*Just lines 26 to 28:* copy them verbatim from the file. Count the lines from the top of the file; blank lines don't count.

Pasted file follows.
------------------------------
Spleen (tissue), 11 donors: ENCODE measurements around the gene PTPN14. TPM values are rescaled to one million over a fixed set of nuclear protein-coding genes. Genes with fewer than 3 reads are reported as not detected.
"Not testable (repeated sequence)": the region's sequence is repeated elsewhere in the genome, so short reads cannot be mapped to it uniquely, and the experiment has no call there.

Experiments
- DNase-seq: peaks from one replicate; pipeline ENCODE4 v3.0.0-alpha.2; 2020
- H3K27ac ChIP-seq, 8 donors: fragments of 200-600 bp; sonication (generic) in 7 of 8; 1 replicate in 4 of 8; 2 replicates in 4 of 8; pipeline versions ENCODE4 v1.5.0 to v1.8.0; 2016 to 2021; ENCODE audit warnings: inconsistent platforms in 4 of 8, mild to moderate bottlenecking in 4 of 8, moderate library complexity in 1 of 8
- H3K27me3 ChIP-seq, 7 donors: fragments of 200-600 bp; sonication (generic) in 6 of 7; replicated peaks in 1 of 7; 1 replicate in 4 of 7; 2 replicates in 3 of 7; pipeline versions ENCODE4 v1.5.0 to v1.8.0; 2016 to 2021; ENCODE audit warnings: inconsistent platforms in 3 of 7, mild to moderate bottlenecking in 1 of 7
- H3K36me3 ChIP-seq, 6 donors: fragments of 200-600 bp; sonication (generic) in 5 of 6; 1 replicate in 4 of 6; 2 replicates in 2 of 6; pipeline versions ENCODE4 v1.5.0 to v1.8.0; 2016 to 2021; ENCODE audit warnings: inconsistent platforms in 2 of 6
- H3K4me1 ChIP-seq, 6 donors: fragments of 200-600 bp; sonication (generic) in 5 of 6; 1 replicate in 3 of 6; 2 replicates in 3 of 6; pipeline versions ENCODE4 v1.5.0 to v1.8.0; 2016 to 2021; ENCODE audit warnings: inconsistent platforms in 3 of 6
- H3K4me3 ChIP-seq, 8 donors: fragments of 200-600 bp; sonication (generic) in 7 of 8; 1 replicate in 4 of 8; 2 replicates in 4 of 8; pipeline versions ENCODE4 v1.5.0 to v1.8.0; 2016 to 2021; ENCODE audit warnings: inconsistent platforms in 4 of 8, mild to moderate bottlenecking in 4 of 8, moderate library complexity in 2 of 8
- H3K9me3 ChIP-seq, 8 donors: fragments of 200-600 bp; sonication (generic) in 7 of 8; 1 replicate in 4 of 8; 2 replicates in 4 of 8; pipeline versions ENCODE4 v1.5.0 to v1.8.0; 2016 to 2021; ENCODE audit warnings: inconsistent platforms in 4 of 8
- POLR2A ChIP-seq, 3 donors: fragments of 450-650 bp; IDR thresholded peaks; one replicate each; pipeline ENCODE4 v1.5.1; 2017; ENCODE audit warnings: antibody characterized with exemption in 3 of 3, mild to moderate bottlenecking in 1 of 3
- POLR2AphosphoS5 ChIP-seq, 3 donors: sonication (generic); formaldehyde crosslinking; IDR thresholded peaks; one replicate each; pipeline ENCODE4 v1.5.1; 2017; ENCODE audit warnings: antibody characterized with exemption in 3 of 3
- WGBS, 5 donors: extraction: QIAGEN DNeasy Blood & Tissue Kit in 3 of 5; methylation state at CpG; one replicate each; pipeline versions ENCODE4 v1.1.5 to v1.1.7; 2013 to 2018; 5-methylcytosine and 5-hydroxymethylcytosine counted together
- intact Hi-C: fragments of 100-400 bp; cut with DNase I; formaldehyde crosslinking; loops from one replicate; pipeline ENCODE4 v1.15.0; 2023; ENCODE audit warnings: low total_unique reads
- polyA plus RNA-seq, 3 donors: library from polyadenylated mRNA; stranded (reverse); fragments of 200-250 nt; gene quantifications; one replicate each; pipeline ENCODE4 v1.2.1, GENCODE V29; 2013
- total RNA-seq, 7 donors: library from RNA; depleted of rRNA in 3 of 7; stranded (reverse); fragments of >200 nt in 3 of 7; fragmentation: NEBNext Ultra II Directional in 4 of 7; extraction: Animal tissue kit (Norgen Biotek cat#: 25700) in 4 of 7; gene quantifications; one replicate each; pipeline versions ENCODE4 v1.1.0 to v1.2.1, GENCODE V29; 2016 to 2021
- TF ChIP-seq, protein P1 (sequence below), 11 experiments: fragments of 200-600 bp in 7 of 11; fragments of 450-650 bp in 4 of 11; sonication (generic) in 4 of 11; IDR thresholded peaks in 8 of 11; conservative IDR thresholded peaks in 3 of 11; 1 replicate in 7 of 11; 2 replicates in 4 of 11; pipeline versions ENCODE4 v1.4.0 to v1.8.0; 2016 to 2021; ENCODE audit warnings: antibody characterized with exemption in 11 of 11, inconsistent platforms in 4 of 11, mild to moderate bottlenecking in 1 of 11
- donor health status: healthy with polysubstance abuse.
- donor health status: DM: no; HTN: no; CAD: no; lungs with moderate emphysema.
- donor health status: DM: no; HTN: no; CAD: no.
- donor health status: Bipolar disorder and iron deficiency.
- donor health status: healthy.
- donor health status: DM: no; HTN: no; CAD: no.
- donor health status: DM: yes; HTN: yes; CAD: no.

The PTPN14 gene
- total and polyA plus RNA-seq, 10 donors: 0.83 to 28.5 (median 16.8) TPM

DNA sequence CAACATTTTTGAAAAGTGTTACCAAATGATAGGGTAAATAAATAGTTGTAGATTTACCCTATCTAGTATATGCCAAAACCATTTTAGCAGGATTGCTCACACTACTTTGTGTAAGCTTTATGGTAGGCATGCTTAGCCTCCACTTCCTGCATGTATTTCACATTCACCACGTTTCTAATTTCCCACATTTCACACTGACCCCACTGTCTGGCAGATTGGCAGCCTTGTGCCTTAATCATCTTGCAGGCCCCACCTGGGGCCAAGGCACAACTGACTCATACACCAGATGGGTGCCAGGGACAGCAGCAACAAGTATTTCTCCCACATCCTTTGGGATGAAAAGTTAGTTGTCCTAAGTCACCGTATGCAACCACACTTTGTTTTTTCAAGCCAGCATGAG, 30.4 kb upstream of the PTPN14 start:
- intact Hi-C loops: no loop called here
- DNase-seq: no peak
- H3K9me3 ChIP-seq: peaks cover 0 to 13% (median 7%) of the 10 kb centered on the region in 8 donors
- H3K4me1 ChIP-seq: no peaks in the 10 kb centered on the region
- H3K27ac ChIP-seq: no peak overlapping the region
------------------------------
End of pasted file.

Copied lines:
- total and polyA plus RNA-seq, 10 donors: 0.83 to 28.5 (median 16.8) TPM

DNA sequence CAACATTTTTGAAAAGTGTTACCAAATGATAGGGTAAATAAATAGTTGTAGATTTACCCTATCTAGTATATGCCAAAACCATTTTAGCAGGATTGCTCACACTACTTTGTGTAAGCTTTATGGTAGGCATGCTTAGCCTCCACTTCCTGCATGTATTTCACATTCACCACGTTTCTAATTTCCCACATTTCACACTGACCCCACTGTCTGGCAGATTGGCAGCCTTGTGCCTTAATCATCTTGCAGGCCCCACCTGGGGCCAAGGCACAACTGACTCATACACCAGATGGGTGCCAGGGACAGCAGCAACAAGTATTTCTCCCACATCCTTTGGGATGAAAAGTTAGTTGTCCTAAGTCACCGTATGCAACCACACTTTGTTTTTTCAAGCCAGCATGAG, 30.4 kb upstream of the PTPN14 start:
- intact Hi-C loops: no loop called here